Mr. Darling: To ask the Chancellor of the Exchequer (1) what information he has on the cost to the Exchequer of tax relief for decommissioning costs claimed by oil companies operating in the North sea in each financial year since 1985 86; 
(2) what is the size of the adjustment in the forecasts of tax revenue published in the "Financial Statement and Budget Report 1995 96" to take account of relief claimed for decommissioning costs by oil companies operating in the North sea in 1995 96 and 1996 97 and any future years for which figures are available. 
Mr. Jack [holding answer 28 June 1995]: The cost of decommissioning North sea oil installations is one of the costs of extracting oil in the North sea. As it is the profits of North sea oil companies that are taxed, it is right that tax relief should be given for relevant decommissioning costs.
There were no decommissioning costs in North sea oil and gas fields before 1991. From 1991 92 to 1996 97, deductions in tax revenues--royalties, petroleum revenue tax and corporation tax--average about £5 million per annum due to relief claimed for decommissioning costs. They are then expected to rise substantially.
Mr. Jack [holding answer 5 July 1995]: Based on a projection of the 1993 94 "Survey of Personal Incomes" and other survey data in line with assumptions in the summer economic forecast, the estimated full year yield at 1995 96 income levels would be about £890 million.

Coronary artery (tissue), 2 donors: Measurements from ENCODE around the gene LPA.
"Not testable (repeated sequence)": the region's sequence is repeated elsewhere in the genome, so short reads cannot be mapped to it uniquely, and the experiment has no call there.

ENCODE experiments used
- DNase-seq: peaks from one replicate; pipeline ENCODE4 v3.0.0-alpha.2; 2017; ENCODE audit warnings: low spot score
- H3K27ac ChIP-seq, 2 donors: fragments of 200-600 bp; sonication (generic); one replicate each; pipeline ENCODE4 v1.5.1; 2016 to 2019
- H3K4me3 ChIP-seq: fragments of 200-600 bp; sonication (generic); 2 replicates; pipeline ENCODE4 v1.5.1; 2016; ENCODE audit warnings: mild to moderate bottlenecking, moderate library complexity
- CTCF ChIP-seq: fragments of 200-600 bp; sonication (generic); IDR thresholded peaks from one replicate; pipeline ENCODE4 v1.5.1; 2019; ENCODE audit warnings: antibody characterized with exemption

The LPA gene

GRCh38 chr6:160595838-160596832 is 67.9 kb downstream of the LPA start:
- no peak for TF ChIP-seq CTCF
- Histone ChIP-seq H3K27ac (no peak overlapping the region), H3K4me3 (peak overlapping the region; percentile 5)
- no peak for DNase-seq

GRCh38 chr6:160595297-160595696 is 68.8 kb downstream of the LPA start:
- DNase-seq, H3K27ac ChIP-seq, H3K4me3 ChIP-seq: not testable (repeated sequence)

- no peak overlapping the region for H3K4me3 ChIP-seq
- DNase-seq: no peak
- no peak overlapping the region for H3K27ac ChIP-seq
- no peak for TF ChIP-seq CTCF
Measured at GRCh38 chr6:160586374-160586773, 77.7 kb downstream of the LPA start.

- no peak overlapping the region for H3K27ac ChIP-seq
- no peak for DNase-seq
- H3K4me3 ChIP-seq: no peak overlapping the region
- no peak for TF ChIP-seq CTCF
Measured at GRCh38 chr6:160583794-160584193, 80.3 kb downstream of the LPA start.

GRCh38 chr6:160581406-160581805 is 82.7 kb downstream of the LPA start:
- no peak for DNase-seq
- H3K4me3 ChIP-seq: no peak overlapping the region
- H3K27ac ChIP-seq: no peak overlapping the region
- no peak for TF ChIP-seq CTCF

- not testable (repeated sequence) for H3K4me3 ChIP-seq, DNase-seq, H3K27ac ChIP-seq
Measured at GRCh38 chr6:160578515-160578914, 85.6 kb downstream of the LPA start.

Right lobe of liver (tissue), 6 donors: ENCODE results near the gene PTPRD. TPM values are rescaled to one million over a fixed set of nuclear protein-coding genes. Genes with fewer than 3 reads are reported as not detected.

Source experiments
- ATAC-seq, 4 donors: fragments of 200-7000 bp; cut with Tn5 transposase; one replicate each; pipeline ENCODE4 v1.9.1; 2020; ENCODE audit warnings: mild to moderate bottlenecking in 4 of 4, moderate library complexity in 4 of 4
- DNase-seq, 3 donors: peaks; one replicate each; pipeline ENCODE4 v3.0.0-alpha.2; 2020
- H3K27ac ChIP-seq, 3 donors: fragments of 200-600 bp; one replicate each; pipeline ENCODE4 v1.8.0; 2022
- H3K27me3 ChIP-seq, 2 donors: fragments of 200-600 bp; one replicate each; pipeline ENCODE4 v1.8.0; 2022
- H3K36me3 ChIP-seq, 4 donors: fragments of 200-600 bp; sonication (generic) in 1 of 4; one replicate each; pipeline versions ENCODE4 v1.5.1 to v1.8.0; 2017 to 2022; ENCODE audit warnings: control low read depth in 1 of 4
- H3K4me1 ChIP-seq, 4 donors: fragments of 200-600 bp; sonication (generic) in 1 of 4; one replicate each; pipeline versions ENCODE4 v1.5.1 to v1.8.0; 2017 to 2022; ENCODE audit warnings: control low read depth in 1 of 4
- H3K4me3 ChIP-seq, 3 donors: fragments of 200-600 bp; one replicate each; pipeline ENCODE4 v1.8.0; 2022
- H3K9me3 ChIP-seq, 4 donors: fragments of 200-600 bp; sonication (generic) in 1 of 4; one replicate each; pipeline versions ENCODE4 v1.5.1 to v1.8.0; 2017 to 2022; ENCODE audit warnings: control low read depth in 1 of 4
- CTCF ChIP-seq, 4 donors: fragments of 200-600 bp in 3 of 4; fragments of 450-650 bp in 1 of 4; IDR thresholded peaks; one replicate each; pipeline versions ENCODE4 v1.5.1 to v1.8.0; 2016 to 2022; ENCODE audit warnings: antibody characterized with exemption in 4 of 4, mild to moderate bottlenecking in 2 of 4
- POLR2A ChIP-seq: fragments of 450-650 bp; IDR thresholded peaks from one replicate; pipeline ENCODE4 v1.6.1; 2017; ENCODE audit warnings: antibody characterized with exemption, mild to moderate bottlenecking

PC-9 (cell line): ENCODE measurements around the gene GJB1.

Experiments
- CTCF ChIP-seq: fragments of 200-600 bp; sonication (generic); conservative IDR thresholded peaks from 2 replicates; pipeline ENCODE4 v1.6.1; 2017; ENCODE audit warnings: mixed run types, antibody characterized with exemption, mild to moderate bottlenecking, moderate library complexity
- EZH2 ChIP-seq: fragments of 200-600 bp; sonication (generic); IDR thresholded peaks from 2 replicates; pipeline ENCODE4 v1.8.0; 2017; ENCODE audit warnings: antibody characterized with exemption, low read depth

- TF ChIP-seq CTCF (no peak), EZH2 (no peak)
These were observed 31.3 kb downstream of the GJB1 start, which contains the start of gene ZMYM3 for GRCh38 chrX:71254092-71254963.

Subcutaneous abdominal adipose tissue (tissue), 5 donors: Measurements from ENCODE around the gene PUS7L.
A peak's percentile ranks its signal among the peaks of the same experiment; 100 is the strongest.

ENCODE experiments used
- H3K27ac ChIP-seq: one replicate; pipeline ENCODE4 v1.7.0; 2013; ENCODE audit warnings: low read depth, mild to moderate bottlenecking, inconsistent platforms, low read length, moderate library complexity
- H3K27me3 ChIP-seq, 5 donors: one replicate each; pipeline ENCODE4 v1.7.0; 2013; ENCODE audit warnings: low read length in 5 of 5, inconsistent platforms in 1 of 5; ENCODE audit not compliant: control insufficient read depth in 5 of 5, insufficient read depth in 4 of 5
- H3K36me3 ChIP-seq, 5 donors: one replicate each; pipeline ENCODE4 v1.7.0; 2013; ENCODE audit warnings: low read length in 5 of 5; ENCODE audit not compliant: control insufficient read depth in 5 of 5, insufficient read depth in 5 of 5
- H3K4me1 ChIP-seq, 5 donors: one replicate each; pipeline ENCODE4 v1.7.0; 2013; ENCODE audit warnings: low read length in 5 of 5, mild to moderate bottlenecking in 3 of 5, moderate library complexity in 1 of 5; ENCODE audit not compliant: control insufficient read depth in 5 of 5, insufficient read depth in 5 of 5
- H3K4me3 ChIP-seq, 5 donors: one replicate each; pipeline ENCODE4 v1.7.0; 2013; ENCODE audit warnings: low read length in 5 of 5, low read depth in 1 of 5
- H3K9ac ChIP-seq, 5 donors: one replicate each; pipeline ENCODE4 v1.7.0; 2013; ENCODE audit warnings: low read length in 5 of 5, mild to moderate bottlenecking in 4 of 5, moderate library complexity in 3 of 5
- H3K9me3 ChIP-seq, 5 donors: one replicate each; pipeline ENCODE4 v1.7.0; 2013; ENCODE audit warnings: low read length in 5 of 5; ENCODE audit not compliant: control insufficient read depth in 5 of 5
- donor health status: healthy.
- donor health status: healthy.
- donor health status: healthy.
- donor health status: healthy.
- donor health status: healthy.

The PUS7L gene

Mrs. Angela Knight [holding answer 6 July 1995]: This is a matter for the Bank of England. The Bank has recently completed a review of its branches and agencies. The Bank concluded that the economic liaison and representation work of its nine regional agents, including Leeds, had become increasingly important and should continue. It has, however, decided to cease branch banking operations and will discuss the branches' work on note distribution with the major clearing banks.
Mr. Malcolm Bruce: To ask the Chancellor of the Exchequer if he will make a statement on the relative tax rules on spirits and other alcoholic drinks in relation to units of alcohol; and what assessment he makes of revenue maximisation in determining the level of duty imposed on spirits. 
Mr. Heathcoat-Amory [holding answer 6 July 1995]: Excise duties on all alcoholic drinks are levied at specific, rather than ad valorem, rates on the end product. Duty on spirits is levied according to the litres of pure alcohol content, whereas that on beer is charged per hectolitre per cent. alcohol by volume. Cider is also taxed per hectolitre but subject to a maximum strength of less than 8.5 per cent. alcohol by volume. Duty per hectolitre on wine varies according to the nature and strength of the product: five duty bands cover a range of strengths from 1.2 per cent. up to 22 per cent. alcohol by volume and differentiate between still, sparkling and fortified wines.
My right hon. and learned Friend the Chancellor of the Exchequer takes into consideration a wide range of social, economic and health factors as well as revenue considerations when setting the level of taxation on spirits.